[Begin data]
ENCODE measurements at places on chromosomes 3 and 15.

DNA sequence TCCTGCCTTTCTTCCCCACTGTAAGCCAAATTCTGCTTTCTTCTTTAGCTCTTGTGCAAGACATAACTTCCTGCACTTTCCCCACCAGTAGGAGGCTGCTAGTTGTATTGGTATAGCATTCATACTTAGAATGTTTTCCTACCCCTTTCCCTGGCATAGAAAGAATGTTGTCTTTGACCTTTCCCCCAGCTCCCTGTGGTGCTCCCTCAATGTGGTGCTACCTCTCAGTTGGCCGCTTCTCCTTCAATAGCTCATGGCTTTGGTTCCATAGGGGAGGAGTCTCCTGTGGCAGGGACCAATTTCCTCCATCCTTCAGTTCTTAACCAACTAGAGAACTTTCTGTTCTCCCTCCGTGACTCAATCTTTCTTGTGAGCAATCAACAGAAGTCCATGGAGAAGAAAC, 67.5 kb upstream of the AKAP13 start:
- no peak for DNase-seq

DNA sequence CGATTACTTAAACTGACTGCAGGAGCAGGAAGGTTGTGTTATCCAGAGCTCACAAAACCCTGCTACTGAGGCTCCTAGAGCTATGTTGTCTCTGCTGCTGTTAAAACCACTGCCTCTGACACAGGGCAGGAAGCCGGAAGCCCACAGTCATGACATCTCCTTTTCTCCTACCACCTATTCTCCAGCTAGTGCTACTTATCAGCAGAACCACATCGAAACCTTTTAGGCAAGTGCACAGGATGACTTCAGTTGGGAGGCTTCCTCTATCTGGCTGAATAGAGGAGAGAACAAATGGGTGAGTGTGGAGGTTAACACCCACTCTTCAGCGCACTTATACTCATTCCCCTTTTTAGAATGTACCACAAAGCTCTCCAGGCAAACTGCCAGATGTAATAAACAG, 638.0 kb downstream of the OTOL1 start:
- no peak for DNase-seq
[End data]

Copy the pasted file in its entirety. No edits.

ENCODE measurements at places on chromosomes 3 and 15.

DNA sequence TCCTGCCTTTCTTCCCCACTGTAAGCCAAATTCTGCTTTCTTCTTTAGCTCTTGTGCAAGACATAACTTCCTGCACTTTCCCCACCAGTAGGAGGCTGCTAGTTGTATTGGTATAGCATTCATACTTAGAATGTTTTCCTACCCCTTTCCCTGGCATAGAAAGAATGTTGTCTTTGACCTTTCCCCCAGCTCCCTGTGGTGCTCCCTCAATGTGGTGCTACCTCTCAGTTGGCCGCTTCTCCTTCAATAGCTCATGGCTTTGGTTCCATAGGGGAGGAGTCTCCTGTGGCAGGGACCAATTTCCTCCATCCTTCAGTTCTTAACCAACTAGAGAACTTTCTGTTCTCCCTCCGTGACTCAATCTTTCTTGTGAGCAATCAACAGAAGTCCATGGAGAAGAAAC, 67.5 kb upstream of the AKAP13 start:
- no peak for DNase-seq

DNA sequence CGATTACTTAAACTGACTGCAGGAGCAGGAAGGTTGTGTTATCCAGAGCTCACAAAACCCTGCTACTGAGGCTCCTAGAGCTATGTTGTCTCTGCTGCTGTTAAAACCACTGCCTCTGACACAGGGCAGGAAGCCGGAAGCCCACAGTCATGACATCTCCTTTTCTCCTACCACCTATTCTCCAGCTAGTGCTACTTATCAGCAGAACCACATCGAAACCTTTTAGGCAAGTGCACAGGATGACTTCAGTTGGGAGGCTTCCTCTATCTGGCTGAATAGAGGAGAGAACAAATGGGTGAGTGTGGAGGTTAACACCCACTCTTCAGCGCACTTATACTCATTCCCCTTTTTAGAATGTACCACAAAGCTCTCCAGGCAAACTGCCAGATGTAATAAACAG, 638.0 kb downstream of the OTOL1 start:
- no peak for DNase-seq